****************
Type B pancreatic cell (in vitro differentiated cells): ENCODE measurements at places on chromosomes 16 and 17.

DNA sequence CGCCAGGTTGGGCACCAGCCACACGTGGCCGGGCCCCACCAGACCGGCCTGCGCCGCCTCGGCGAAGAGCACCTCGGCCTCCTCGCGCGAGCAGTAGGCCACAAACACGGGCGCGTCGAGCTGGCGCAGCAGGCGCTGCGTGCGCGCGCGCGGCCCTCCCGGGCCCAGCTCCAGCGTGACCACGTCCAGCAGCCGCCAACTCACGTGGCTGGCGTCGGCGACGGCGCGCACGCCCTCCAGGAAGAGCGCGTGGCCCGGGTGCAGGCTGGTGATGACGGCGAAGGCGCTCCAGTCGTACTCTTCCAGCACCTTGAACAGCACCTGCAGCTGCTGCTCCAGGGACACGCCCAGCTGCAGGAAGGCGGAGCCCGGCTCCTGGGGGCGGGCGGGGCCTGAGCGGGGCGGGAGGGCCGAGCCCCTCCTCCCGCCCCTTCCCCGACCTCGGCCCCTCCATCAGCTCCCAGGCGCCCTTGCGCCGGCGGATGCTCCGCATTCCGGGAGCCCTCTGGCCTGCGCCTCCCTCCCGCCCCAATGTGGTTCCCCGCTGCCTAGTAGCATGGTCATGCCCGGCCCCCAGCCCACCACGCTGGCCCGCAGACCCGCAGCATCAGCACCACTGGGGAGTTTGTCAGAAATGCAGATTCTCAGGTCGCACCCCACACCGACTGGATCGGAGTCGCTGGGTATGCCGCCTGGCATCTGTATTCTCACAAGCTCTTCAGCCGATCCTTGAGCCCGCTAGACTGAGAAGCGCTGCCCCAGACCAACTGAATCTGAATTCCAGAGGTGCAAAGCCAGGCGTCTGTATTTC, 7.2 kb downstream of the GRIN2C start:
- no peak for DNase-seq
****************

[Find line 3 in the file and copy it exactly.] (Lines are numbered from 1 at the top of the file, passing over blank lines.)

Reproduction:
- no peak for DNase-seq